By David Cohen *
Analysis - What a difference a Royal Commission makes - and what a difference this inquiry into historical abuse continues to reveal about the differences between the representatives of the abused and those they represent.
The first of two public hearings on redress finishes tomorrow in Auckland after a fortnight of submissions from government agencies who have dealt with civil claims made against the state by former wards.
Earlier, Judge Coral Shaw and her four commissioners heard two weeks of testimony from former wards and their advocates about their experiences dealing with the likes of the Ministry of Social Development (MSD), the Human Rights Tribunal and the courts.
A deaf man with high-functioning autism, who claims he was beaten by his teacher and later misdiagnosed with schizophrenia and medicated, shared his story of the "unbearable stress" in seeking recognition and relief from the state.
Elsewhere, a woman who was repeatedly subjected to electroconvulsive therapy for her sexuality says her struggle for redress was almost as bad as the abuse itself.
Also of particular interest on the ECT front (because this writer has previously covered his story in depth) was Tyrone Marks, a 60-year-old who has divided much of his time over recent decades between working as a counsellor in Hamilton and fighting the Crown over not only redress but having the facts of his particular case recognised.
Marks, one of the many who was initially taken out of his Italian-Māori home on account of the large family size (14 kids). He ended up at Lake Alice, a rural psychiatric hospital near Whanganui. There he was subjected thrice-weekly to the electroconvulsive therapy, or ECT, which the institution used as both a therapeutic technique and a form of punishment.
As ECT was typically administered, a boy was usually first given a biscuit and a cup of tea mixed with a drug to stop drooling, before electrodes were strapped on to his head with bandages that had been dipped in salt water in order to avoid leaving burn marks, before the shocks were administered without anaesthetic.
These latest hearings were not about examining the pros and cons of particular claims or attempting to hammer out disputed factual issues related to them. The accumulating evidence from such testimonies will help, though, in preparing both the interim report expected next month and the final document.
In terms of its brief, the commission defines the term redress as concrete actions that "set right, remedy or provide reparations for harms or injuries caused by a wrong, such as abuse".
Redress takes many forms, it notes, including apologies and monetary compensation.
The process is important. In terms of natural justice, obviously, but also for allowing onlookers a better understanding of the actual people involved.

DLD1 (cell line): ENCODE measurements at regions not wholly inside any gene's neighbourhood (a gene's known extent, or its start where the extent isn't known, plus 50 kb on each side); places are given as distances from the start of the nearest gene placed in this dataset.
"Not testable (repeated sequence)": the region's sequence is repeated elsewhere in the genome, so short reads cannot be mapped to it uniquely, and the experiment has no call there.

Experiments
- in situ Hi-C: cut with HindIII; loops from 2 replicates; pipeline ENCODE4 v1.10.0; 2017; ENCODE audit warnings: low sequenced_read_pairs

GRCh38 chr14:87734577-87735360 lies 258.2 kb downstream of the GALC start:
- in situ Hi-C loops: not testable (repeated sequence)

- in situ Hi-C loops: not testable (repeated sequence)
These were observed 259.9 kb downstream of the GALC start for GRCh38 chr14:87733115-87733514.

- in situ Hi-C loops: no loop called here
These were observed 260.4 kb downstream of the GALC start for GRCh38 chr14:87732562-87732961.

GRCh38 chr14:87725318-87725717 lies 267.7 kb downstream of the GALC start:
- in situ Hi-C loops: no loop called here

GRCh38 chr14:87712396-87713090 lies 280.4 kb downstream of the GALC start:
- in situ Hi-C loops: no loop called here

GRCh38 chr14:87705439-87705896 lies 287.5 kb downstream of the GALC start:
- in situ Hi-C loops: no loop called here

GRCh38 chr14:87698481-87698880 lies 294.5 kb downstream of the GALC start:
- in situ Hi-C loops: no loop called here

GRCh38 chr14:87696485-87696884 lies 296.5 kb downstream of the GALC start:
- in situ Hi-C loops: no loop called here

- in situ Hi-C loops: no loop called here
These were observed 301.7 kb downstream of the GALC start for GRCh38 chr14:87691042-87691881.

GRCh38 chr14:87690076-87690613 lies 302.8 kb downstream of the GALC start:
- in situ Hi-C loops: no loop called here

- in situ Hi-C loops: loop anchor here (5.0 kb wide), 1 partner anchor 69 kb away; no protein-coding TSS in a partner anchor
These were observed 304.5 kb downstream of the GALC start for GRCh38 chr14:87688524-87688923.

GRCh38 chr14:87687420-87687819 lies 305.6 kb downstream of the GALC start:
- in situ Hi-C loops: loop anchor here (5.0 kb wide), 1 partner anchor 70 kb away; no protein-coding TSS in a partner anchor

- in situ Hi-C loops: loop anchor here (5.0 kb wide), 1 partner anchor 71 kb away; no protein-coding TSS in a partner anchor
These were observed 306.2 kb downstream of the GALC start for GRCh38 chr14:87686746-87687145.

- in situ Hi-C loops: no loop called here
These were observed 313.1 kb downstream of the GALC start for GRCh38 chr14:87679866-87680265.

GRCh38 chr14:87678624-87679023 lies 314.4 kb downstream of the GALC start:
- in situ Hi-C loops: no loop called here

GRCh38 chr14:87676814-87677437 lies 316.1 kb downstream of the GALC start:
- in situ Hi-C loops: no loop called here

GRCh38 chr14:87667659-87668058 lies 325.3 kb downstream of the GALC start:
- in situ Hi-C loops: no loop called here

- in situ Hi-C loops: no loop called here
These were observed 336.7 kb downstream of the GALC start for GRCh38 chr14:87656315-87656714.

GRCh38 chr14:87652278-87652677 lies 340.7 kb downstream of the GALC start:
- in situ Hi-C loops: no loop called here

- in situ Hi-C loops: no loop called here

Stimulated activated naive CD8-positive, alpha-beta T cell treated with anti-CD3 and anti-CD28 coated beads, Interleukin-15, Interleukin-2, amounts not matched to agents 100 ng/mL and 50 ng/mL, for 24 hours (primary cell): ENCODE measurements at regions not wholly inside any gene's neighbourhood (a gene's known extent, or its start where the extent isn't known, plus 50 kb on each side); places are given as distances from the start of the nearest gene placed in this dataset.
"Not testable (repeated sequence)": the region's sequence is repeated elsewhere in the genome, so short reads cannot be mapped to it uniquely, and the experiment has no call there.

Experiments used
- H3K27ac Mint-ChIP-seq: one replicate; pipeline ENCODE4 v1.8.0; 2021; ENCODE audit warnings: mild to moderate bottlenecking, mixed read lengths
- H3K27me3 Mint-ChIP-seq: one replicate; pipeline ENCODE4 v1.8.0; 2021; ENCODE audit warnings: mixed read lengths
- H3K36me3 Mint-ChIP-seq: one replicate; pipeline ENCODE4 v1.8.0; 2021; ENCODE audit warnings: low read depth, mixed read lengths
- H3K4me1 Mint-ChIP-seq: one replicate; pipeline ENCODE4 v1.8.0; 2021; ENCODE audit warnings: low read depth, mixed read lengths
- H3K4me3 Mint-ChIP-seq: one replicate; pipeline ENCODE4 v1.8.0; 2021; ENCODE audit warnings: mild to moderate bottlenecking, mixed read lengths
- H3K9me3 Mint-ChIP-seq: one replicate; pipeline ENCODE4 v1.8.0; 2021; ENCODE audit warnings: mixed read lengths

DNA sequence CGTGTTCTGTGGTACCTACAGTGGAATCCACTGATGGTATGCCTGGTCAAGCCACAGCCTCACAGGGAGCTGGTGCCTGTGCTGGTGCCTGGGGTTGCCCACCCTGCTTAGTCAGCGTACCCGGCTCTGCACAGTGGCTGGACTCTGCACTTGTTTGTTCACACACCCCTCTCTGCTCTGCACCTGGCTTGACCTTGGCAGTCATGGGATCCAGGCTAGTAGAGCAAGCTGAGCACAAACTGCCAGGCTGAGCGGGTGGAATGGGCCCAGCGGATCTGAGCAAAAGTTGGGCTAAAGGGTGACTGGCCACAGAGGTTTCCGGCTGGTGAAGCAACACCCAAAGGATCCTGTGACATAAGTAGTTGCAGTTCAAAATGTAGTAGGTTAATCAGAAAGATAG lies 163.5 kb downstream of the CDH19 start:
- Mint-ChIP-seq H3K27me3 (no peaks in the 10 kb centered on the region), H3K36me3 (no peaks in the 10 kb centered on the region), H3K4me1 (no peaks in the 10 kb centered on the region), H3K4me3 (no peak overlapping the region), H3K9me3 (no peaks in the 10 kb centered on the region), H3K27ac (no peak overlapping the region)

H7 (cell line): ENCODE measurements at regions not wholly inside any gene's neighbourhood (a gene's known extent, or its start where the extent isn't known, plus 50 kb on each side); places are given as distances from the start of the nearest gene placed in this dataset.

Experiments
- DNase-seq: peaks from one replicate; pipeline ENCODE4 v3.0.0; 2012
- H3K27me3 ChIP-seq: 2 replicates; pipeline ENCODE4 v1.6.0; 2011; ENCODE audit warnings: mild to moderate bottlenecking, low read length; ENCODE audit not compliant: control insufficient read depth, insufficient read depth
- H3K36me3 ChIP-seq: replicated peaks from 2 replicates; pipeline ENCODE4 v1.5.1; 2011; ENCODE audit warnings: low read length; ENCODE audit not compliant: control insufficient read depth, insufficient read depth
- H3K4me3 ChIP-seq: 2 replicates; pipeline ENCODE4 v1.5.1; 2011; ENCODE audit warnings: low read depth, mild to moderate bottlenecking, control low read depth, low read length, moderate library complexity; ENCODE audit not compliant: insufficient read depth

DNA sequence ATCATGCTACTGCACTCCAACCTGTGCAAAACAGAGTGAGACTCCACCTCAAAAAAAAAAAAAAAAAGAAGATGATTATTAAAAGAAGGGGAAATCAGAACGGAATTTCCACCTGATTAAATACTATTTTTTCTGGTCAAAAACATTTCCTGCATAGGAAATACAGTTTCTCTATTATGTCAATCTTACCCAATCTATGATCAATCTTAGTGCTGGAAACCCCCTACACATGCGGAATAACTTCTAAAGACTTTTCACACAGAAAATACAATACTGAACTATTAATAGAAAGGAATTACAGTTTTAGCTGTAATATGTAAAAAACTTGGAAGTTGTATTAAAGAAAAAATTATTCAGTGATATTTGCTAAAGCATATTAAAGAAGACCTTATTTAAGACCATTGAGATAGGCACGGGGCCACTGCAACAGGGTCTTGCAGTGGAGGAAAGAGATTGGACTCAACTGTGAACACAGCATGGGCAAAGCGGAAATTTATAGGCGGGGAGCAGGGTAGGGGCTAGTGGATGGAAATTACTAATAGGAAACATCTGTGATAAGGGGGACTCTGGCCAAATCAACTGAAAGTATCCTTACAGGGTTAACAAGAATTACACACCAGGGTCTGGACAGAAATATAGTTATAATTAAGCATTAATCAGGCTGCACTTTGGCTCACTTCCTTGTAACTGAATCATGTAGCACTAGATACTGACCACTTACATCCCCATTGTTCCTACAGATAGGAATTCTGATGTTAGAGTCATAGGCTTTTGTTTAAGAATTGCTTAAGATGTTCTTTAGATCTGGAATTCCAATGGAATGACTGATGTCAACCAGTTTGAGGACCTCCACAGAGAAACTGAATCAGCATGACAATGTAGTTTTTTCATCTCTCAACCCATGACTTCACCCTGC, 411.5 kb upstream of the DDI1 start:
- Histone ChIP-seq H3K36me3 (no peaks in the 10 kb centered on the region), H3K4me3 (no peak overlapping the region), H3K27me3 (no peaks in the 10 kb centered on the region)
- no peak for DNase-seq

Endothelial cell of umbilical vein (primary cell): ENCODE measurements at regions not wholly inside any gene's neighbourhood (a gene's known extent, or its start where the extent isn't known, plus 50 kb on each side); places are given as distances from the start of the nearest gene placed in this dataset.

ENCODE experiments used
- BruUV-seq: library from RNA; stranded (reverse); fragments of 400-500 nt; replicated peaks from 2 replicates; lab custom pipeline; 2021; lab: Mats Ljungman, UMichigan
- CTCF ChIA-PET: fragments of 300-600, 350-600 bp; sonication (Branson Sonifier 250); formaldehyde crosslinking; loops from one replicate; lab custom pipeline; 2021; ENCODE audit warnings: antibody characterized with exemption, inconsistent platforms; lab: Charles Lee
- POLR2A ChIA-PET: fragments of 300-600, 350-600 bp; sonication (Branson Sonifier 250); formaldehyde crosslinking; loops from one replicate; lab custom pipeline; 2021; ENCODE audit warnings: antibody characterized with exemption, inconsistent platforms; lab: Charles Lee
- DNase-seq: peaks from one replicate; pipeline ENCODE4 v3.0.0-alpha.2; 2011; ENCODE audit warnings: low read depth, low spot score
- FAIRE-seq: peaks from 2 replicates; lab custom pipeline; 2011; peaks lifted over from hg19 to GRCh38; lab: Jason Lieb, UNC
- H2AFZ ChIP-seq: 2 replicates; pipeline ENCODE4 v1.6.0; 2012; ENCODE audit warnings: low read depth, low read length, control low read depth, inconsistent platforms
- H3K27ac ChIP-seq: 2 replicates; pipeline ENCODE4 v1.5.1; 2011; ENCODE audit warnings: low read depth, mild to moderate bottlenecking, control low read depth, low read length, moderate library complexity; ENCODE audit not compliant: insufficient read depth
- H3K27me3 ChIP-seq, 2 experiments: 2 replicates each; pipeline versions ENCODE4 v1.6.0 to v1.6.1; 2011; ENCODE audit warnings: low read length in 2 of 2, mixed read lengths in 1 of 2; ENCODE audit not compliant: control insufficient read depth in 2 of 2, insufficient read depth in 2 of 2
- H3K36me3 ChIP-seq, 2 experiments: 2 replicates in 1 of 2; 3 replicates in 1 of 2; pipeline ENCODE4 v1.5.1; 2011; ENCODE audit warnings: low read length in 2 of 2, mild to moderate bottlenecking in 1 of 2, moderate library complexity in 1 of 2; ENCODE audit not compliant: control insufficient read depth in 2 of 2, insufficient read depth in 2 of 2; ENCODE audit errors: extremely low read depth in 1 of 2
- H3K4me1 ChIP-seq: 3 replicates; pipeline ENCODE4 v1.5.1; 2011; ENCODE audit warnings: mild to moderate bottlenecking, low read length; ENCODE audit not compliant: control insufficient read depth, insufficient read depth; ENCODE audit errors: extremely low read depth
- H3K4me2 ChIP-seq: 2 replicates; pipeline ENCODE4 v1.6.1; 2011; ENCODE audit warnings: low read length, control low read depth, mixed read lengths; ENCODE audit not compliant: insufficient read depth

On the one hand, whether representatives of government agencies, top-flight lawyers or PBRF stars from the universities - almost without exception, these are professionals on six-figure salaries whose upward career trend has been significantly enhanced through their diligent work.
The same cannot always be said of many of the former wards attempting to navigate their way through various official labyrinths.
As MSD deputy chief executive for policy Simon MacPherson explained, what those on the other side most share in common is "low income, health or mental health difficulties", along with miserable prospects of finding or retaining work - any work, in most cases - or simply staying out of jail.
Nor has their position been significantly enhanced by much of the jockeying to date. Most of their cases are yet to be resolved, and what closure there has been has usually involved strikingly low pay-outs, usually no more than $30,000 and typically far less than that figure.
As a point of comparison, redress amounts for claimants in the Republic of Ireland, which maintained a comparable residential system across its 26 counties for many decades, have tended to receive in the vicinity of $110,000 - a figure which itself has been criticised as being too low.
Where has all the rest of this public money been going? As MSD admitted, 60 percent of the $77m it has spent to date has not gone settling historic cases but instead being soaked up in legal aid bills, external legal fees and operational costs.
With more than $100m also set aside for abuse claims over the coming three years, the expectation might have been for more of the same for the foreseeable future: claims from the dispossessed, counterclaims from the relevant agencies, and, always, carefully detailed invoices and time-sheets from those with a professional stake.
This is something the current phase of the inquiry, which later this month will begin scrutinising faith-based institutions, could yet put paid to. Next month's report will probably recommend some significant changes.
And what might the main suggestions be? If the Australian and Irish situations are anything to go by, these might include the removal of limitation periods, lessening the onus of proof (which as we have now seen can be hellishly difficult after lengthy periods), and permitting some of the earlier, more paltry settlements and judgements to be revisited.
Not to mention capping some of those eye-watering costs involved in keeping the relevant consultants in the style to which they have become rather accustomed.
* David Cohen is a Wellington-based journalist and author of Little Criminals: The Story of a New Zealand Boys' Home. He is supplying regular analyses of the Abuse in Care Royal Commission for RNZ.